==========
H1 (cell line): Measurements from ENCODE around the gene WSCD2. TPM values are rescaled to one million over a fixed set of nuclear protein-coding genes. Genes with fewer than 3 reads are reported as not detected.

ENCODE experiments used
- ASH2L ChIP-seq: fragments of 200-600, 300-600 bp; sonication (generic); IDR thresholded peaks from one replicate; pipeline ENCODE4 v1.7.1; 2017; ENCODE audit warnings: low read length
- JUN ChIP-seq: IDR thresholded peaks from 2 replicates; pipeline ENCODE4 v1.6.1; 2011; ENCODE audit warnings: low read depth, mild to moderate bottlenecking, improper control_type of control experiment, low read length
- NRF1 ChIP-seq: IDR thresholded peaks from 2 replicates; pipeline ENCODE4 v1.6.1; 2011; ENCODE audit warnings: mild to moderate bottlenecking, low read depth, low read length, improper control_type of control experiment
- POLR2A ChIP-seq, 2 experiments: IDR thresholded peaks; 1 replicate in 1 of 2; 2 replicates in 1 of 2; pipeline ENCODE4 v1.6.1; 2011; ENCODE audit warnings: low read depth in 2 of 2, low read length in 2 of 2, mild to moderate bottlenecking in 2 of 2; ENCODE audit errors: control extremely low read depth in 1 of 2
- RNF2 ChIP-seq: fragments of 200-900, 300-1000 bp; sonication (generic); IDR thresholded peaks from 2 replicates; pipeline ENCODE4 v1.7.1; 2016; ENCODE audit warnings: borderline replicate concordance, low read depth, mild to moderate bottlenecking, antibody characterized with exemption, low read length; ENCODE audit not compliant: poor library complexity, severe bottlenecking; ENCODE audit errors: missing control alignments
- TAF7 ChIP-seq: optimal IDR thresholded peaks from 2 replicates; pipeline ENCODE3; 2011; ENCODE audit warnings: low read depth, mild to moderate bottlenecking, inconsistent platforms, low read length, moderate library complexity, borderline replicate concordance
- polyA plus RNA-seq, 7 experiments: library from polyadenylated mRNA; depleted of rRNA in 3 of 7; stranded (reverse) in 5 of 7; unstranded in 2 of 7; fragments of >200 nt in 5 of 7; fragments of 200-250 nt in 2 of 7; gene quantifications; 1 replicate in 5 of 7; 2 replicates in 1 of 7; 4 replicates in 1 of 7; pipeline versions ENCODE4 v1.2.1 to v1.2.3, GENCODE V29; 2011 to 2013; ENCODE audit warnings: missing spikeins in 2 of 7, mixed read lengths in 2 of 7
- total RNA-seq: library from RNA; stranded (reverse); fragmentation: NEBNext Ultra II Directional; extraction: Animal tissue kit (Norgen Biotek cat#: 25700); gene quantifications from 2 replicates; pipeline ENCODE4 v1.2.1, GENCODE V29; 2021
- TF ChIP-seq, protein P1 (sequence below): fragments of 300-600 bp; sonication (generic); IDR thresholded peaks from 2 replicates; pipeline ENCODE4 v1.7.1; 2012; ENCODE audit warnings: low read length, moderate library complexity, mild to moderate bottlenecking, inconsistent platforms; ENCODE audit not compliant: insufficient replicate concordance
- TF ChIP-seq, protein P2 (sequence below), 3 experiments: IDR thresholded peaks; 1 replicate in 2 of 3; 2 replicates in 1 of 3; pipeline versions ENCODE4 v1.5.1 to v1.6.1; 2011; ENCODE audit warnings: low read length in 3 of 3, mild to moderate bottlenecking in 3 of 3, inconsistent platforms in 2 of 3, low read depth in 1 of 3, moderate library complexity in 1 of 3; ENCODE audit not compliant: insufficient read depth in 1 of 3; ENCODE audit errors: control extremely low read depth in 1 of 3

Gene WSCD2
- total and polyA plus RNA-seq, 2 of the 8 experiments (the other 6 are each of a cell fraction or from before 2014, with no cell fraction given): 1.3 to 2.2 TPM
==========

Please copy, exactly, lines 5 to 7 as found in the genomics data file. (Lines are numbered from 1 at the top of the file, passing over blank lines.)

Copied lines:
- NRF1 ChIP-seq: IDR thresholded peaks from 2 replicates; pipeline ENCODE4 v1.6.1; 2011; ENCODE audit warnings: mild to moderate bottlenecking, low read depth, low read length, improper control_type of control experiment
- POLR2A ChIP-seq, 2 experiments: IDR thresholded peaks; 1 replicate in 1 of 2; 2 replicates in 1 of 2; pipeline ENCODE4 v1.6.1; 2011; ENCODE audit warnings: low read depth in 2 of 2, low read length in 2 of 2, mild to moderate bottlenecking in 2 of 2; ENCODE audit errors: control extremely low read depth in 1 of 2
- RNF2 ChIP-seq: fragments of 200-900, 300-1000 bp; sonication (generic); IDR thresholded peaks from 2 replicates; pipeline ENCODE4 v1.7.1; 2016; ENCODE audit warnings: borderline replicate concordance, low read depth, mild to moderate bottlenecking, antibody characterized with exemption, low read length; ENCODE audit not compliant: poor library complexity, severe bottlenecking; ENCODE audit errors: missing control alignments